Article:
Today I’m going to share with you more than just how to create and use proper passwords. You will learn how to easily remember them, yet make them complicated enough to protect your accounts to the max with top-notch, uncrackable secret words.
Beyond that, I will give you my personal system for those top-notch passwords and explain how and why iCard does not use passwords at all. It actually helps you manage your money as efficiently as possible, without compromising security.
Here we go – everything you need to know to enjoy your online endeavours:
Let’s start with the “NO, NO” of passwords.
It’s both funny and sad to see how many people ignore the security of their personal accounts. Tom’s Guide reports on the worst passwords for 2020. They report on research findings from an analysis of 740 million data breach leaked passwords.
The worse password that even my 3-years old can guess is: 123456
Here are a few more losers:
“password” and “qwerty” are leaders for being some of the world’s worst passwords should the web service provider doesn’t care to require capitalisation.
A fun, or at least interesting, facts is that only 12% of passwords aim for the so-recommended specials characters (?,%,$,^,&,#,@,~,!, etc.).
All of this happens because of a lack of imagination and because many people still haven’t read this article. 😎
TIP: Try to avoid the names of famous people, words or numbers related to you or a family member. Try to avoid simple combinations like 1q2w3e4r which is nothing else than a sequence of the first number and first letter of the keyboard, like asdfasdf.
Now let’s get the severe techy stuff:
How are passwords stolen or hacked?
Hackers, cybercriminals or your boyfriend/girlfriend have different tactics to get to your account for the sake of getting their hands on your money… or your private messages.
Then these stolen passwords get their fair share of eyeballs on the dark web. It’s big money being made on the underground online marketplaces (usually hacker forums). Fraudsters who are not skilled at hacking can simply buy accounts to try and apply their social engineering research, with the primary aim being, again, access to your money!
There are different kinds of “attacks” that can aim at your precise account & password or a company database – to be leaked.But before that, keep in mind that your website passwords usually can’t be acquired with the next 3 attacks, just with the 4th.
The brute-force attack
Brute-force is also referred to as cracking or guessing your password by trying all possible combinations.
There are software and hardware tools that can be applied to your Mac, your Windows PC, Unix, BeOS, DOS, OpenVMS, your Wi-Fi router (if no login attempts limiter is active), or any protocol which is not blocking the requests after a few unsuccessful trials.
Some of these “crackers” are insanely productive, achieving 100s of billions of guesses per second.
That may be the reason you can’t retry a password on a Mac if 1 second hasn’t passed, Making the cracker’s task nearly impossible to try all possible combinations, especially if you have a password that has over 12 characters.
We will get to how to create strong passwords that you can remember, but before that…
The dictionary attack
Rather than test cracking with all possible characters combinations, the dictionary attack is precisely what it sounds like. The hacker would use a pre-arranged words list, like in a dictionary.
This method is somewhat of a shortcut compared to the brute-force attack, which would naturally take longer to execute all combos. It only makes sense for the hacker to use this method if time is a constraint, and if there is a certain degree of confidence that random combinations of know words and numbers would work. These words could be the target’s relatives, pets, places of interests, favourite movies, birth dates of these people, etc.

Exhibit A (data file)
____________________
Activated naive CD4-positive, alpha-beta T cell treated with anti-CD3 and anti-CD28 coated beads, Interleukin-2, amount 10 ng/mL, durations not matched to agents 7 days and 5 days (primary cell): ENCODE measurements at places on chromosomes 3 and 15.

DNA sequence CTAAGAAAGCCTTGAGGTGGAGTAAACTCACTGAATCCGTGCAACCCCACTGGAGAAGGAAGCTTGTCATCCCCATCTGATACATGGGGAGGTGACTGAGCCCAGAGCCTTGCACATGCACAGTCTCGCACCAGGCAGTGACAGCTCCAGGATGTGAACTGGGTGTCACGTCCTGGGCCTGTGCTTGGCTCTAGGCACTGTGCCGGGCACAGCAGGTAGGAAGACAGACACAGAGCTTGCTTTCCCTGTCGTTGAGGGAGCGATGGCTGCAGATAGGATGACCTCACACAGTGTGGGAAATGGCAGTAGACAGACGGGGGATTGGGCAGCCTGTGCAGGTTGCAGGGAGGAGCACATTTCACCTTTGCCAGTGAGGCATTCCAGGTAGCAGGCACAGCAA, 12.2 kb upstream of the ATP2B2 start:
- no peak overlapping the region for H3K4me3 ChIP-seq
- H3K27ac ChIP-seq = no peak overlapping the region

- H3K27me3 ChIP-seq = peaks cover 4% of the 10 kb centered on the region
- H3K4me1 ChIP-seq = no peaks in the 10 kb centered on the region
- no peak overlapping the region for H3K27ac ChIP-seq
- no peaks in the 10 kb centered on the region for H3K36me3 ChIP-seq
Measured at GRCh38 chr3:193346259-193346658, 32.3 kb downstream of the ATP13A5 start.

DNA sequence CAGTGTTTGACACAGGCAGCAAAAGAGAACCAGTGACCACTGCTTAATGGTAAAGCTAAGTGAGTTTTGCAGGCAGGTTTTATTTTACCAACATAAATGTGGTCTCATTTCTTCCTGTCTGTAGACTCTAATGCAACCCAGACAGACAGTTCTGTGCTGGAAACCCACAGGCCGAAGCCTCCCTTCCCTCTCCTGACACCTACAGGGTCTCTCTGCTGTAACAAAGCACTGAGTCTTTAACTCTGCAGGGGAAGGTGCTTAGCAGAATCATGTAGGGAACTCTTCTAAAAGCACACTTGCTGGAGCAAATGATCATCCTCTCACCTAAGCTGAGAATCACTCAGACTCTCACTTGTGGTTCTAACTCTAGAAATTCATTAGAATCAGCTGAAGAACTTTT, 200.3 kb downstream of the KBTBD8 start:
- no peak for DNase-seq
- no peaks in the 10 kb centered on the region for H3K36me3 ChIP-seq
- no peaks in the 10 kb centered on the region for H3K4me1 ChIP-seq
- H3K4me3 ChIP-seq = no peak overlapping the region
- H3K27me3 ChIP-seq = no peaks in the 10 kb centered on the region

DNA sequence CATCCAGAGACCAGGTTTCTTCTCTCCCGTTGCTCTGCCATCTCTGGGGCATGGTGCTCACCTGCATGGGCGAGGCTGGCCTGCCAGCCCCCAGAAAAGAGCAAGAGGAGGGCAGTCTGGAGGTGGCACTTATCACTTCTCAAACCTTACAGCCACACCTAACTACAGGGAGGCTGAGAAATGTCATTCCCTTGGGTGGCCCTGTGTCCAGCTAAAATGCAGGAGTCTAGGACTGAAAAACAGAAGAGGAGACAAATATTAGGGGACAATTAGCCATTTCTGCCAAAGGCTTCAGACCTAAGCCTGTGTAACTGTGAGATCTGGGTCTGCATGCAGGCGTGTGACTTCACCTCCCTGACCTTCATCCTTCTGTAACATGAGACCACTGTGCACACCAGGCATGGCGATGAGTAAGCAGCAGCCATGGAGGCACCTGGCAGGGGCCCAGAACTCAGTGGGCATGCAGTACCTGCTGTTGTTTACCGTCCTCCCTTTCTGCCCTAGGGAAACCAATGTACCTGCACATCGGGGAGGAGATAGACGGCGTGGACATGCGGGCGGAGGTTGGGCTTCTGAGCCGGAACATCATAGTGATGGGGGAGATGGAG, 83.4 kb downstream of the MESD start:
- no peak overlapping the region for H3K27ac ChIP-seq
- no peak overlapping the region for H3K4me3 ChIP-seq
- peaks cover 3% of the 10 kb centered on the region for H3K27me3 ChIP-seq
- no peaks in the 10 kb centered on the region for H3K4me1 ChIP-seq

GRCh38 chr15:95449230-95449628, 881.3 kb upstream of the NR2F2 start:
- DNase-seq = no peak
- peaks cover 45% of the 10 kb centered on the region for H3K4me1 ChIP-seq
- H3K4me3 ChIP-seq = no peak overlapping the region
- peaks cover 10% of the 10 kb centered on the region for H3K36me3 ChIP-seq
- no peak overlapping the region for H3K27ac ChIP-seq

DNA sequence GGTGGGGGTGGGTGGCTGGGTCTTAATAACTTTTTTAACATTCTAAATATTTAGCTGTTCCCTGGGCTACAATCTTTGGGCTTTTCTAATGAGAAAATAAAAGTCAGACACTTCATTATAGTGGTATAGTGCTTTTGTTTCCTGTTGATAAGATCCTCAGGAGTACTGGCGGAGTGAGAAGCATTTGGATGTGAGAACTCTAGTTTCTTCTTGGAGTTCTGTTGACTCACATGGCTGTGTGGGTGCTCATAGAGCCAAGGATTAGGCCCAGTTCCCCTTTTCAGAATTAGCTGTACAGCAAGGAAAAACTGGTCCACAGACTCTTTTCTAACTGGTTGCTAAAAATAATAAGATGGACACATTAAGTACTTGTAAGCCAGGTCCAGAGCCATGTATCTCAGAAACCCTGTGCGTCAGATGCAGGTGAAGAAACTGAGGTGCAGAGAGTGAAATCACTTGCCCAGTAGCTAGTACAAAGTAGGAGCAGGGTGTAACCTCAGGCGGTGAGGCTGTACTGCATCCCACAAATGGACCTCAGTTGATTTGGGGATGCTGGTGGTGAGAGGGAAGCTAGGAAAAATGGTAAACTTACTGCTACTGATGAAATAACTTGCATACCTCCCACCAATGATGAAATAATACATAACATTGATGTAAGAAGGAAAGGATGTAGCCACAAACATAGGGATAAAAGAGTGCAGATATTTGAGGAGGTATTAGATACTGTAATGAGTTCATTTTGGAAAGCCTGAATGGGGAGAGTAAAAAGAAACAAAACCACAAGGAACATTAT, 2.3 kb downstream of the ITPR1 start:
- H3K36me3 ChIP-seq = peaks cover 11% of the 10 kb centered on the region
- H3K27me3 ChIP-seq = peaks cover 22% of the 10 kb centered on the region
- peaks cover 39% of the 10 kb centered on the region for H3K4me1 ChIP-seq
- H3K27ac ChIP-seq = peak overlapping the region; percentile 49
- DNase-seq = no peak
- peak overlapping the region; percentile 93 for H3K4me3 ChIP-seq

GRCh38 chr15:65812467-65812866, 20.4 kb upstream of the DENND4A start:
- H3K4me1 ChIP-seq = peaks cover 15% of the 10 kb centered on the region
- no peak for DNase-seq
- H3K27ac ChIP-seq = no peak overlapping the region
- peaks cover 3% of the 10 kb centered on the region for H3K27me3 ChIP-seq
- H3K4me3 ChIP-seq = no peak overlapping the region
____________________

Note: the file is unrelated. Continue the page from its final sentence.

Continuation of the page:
Using a regular word for your password is not a good idea. Simply select a random combo of words like ElephantMoustacheWalletElevator. This will render the hacker useless against your password skills. The password is long but not easy to remember because the combination does not make sense.
Phishing for passwords and not only
Phishing is a targeted attack that wants to trick you through social engineering. The fraudster who executes aims for your or anyone’s weaknesses – distractedness, greed, altruism, curiosity or respect for or fear from your boss.
The goals are to either click a malicious link, give access to internal corporate IT system by getting your computer infected with a virus or simply reveal information … like a company secret or your password.
One of the ways phishing works is by sending you an email (or an SMS) that seems like coming from let’s say your bank, that includes a link to the clone website of the same institution where you should enter your account credentials.
We have written a separate peace to introduce you to 9 types of phishing attacks. We simply do our best to keep you protected, just like we protect your money in your iCard digital wallet.
Keyloggers can be dangerous and hard to discover
Keylogging is how your sneaky partner (husband, wife, girlfriend or boyfriend) can aim at discovering not so much your bank account access, but your deepest secrets.
Maybe, if they find something terrible, their emotions could take them into doing silly stuff by accessing your bank, but then they can really get in trouble for defrauding you.
That’s why you should keep your computer locked with a smart, long, top-grade strength password.
How to create strong passwords that you can remember?
Now to the practical side of having a strong password that will protect you, your money and your private information, while it’s easy to remember.
The average password length is 9.5 characters – a number coming after extensive research of data breaches throughout the years.
Knowing what brute-force is you should, here is what you should do with your passwords:
Make them long
As mentioned already, it’s essential that you don’t go for silly-short passwords. Go beyond 16 characters to remain as safe as possible.
Mix characters up
Make your passwords reliable by mixing in uppercase letters, numbers and special characters, increasing your chances for sustaining a brute-force attack.
Avoid substituting letters with numbers
Password cracking tools were made by people like us and know how many of us think we are creative when we replace:
- “B” with an “8”
- “T” with a “7”
- “O” with a “0”
- “E” with a “3”
- “Z” with a “2”
- “A” with a “4”
You got the idea. Replacing symbols won’t save you if your password is not up to the standards.
Avoid keyword paths
One of the first keyword paths that are usually cracked of course are: “qwertyui”, “asdfghjk”, “zxcvbnm”, “qazwsxedc”, “123456789”, “987654321”
Combine memorable words
As we mentioned earlier, short passwords are easy to guess/crack, and you should go for combinations of words – not random, but such that you can easily remember. And don’t forget to capitalise some letters, while adding special characters.
Adopt or come up with your system for remembering strong passwords